Claire Denis’ “High Life” will probably elicit descriptions like “mind-bending” and “mind-blowing” from her admirers, but “mind-bruising” would be more accurate—a more pretentious and benumbing film would be hard to imagine. Of course similar brickbats were thrown at another ruminative sci-fi film back in 1968, but Stanley Kubrick’s “2001: A Space Odyssey” defied detractors and has stood the test of time to become an acknowledged classic. One doubts that Denis’ outer-space oddity will fare nearly as well fifty years down the road.
Though set in the enormity of space, the atmosphere is deliberately claustrophobic. The characters are all members of a crew aboard a vessel that, from the outside, looks like a storage crate that’s fallen off a terrestrial cargo ship and on the inside is cramped and uninviting. (François-Renaud Labarthe was production designer.) The lack of amenities may be explained by the fact that all the occupants are criminals, convicts who have volunteered for a mission that could end in their deaths but, should it conclude successfully, can mitigate their sentences. Their purpose is to investigate whether, as some scientists believe, energy can be extracted from a black hole.
The crew consists of both men (Robert Pattinson, André Benjamin, Lars Eidinger and Ewan Mitchell) and women (Juliette Binoche, Mia Goth, Agata Buzek, Claire Tran and Gloria Obianyo), but among them two stand out. One is Binoche’s Dr. Dibs, a creepy scientist in a white smock who conducts experiments on procreation by collecting semen from the males (who provide it in what’s called the vessel’s “F***box”) and inseminating the women, who are tied down for the procedure; the results are radioed back to earth.
The other is Monte (Pattinson), who insists on remaining celibate—a decision he reached at least at some point in the journey. At the beginning of the film, he is the lone living adult on the craft, caretaker to an infant (Scarlett Lindsey), whom he cares for obsessively while going about the business of keeping the ship operating. From this point “High Life” tells its story—or fragments of a story, which the viewer is expected to piece together as best he can–via scattered flashbacks.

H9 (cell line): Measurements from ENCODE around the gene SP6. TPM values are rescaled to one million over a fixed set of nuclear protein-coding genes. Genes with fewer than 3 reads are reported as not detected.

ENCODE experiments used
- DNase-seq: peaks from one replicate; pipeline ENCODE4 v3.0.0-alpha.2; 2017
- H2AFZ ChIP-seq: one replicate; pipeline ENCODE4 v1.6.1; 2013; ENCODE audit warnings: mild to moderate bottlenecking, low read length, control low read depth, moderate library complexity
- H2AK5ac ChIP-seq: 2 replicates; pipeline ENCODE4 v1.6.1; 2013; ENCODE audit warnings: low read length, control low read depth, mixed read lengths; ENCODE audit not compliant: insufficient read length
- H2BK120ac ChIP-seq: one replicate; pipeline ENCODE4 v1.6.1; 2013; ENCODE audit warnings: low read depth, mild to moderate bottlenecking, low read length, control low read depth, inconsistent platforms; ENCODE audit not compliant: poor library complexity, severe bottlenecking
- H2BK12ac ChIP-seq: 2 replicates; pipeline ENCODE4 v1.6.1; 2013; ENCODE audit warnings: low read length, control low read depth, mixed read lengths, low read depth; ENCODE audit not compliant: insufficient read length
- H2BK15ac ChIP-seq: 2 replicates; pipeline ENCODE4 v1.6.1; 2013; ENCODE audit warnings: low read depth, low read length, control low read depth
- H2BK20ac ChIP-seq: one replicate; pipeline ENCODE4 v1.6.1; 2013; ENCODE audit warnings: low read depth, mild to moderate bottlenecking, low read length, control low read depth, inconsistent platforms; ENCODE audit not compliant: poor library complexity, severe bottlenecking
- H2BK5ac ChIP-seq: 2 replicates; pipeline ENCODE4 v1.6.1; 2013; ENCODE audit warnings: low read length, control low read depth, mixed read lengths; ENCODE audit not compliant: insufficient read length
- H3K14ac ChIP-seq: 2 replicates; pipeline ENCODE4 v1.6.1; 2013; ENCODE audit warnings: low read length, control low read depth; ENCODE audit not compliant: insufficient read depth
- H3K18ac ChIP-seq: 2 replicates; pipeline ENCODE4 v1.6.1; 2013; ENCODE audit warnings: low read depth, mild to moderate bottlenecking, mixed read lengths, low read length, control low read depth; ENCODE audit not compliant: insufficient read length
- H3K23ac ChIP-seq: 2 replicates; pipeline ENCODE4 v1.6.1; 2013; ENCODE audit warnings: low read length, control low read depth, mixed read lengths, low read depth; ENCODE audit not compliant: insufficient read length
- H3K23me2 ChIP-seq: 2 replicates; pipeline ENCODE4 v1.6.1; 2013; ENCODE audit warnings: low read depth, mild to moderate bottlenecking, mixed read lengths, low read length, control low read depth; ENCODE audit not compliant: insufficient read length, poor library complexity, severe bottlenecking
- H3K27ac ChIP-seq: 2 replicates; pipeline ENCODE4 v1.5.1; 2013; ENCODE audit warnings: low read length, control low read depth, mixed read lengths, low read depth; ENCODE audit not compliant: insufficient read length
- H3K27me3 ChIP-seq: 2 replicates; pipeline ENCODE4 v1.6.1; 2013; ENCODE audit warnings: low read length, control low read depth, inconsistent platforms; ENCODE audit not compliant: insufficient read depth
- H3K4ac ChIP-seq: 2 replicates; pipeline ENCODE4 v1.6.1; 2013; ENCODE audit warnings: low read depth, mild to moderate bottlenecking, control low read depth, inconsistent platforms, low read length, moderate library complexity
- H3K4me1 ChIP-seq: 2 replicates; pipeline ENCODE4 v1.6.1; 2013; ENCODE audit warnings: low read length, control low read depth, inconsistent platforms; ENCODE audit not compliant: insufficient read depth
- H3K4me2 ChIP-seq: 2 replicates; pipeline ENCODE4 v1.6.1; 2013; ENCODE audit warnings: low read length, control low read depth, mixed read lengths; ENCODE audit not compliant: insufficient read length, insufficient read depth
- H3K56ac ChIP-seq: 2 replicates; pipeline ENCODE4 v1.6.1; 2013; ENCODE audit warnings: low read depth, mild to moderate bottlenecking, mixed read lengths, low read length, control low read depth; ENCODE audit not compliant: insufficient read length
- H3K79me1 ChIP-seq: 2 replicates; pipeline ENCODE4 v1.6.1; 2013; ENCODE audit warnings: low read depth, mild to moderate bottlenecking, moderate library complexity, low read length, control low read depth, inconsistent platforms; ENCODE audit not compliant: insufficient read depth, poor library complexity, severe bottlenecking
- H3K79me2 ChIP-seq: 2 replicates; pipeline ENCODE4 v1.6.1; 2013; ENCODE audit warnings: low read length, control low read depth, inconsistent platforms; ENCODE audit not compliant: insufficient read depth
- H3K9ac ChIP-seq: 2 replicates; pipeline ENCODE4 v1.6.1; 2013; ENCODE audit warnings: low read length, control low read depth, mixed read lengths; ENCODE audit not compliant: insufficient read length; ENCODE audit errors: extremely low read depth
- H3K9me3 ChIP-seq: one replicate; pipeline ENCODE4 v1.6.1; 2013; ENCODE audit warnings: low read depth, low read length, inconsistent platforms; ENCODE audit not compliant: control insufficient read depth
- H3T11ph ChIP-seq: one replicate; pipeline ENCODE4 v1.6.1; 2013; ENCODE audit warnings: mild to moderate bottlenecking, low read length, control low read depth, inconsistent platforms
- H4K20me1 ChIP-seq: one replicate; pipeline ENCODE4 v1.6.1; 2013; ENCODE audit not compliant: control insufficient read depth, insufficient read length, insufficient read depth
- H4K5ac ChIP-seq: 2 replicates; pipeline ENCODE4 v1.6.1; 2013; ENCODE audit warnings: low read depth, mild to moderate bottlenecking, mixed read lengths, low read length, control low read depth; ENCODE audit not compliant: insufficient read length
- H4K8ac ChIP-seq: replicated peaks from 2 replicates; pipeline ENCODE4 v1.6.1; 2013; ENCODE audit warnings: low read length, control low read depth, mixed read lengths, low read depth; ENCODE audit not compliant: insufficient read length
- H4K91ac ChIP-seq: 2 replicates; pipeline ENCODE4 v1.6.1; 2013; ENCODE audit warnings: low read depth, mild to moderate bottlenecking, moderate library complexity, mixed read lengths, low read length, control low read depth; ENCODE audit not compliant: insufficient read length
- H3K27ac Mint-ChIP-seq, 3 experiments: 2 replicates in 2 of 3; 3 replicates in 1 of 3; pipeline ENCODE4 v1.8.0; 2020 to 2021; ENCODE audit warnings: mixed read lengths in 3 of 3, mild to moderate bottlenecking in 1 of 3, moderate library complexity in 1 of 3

Much of that narrative is simply tedious, just as “2001” is thought to be by many unsatisfied people. But there are elements that are deeply disturbing, like the material dealing with what the crew experience in connection with Dibs’s experiments or a long, truly ugly sequence in which one of the women, strapped to her bed, is violently attacked by one of the men before other crew members intervene to stop him with an equal measure of violence. The deaths are more discreetly handled, but the sight of bodies piled up, waiting to be tossed out of the airlock to swim in the void, has a kind of hallucinatory power.
Set against the episodes of human depravity are the scenes in which Monte coos lovingly to the baby, although even here his banter has a strangely perverse quality: after all, one of the first cheerful bits of advice he mouths jovially to the child is “Never drink your own urine, or eat your own shit, even if it’s been recycled,” adding that doing so represents “a taboo,” a word he then repeats as a kind of jingle. The film’s close, with the child grown into a young woman, has an air of triumph as the black hole is reached (one of the occasional images, in a film that’s generally prosaic—indeed, positively unpleasant—from a visual standpoint, despite being shot by Yorick Le Saux, that really catches the eye), even though it presages doom.
Denis’ devotees will undoubtedly detect profundities in “High Life”—about the alienation that characterizes the human condition, the penchant for violence in mankind, the peculiarities inherent in material things (especially the human body)—but to most whatever messages she wants to convey will seem muddled and opaque, particularly since she and editor Guy Lecorne have chosen to present what passes for narrative in a chronologically scrambled sequence that feels totally arbitrary. It must be admitted, though, that Stuart Staples’ muted, droning score adds to the weirdness of what is only in the most general terms a genre piece.
Still, one has to respect the continuing dedication of Pattinson and Binoche to challenging material that would doubtlessly drive other actors to flee. None of the other cast members particularly distinguish themselves, though Lindsey is undeniably cute.
With a small body of work, Claire Denis has built a cult following, who will probably praise “Life” highly. In reality, though, this journey into space is not just obscure and unpleasant, but extraordinarily dull besides.